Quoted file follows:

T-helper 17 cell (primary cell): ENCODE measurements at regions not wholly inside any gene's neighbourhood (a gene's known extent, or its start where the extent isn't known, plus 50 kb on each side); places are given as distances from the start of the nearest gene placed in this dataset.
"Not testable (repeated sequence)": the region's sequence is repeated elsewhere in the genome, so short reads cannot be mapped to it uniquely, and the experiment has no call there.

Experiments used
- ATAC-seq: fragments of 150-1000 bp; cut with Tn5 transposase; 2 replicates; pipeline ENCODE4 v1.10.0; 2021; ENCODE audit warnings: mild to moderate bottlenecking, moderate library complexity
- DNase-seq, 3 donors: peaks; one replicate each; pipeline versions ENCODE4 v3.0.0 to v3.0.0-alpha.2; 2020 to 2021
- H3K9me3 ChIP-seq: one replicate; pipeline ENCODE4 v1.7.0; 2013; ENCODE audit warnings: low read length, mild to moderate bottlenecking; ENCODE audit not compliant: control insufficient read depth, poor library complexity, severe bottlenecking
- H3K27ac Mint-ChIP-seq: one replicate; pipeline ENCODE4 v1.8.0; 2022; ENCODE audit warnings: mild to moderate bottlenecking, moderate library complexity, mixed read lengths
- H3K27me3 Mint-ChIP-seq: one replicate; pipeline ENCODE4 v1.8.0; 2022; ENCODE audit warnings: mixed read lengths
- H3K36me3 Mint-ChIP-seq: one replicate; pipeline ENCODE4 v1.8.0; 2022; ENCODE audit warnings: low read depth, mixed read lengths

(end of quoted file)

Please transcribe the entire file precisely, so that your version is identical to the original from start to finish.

T-helper 17 cell (primary cell): ENCODE measurements at regions not wholly inside any gene's neighbourhood (a gene's known extent, or its start where the extent isn't known, plus 50 kb on each side); places are given as distances from the start of the nearest gene placed in this dataset.
"Not testable (repeated sequence)": the region's sequence is repeated elsewhere in the genome, so short reads cannot be mapped to it uniquely, and the experiment has no call there.

Experiments used
- ATAC-seq: fragments of 150-1000 bp; cut with Tn5 transposase; 2 replicates; pipeline ENCODE4 v1.10.0; 2021; ENCODE audit warnings: mild to moderate bottlenecking, moderate library complexity
- DNase-seq, 3 donors: peaks; one replicate each; pipeline versions ENCODE4 v3.0.0 to v3.0.0-alpha.2; 2020 to 2021
- H3K9me3 ChIP-seq: one replicate; pipeline ENCODE4 v1.7.0; 2013; ENCODE audit warnings: low read length, mild to moderate bottlenecking; ENCODE audit not compliant: control insufficient read depth, poor library complexity, severe bottlenecking
- H3K27ac Mint-ChIP-seq: one replicate; pipeline ENCODE4 v1.8.0; 2022; ENCODE audit warnings: mild to moderate bottlenecking, moderate library complexity, mixed read lengths
- H3K27me3 Mint-ChIP-seq: one replicate; pipeline ENCODE4 v1.8.0; 2022; ENCODE audit warnings: mixed read lengths
- H3K36me3 Mint-ChIP-seq: one replicate; pipeline ENCODE4 v1.8.0; 2022; ENCODE audit warnings: low read depth, mixed read lengths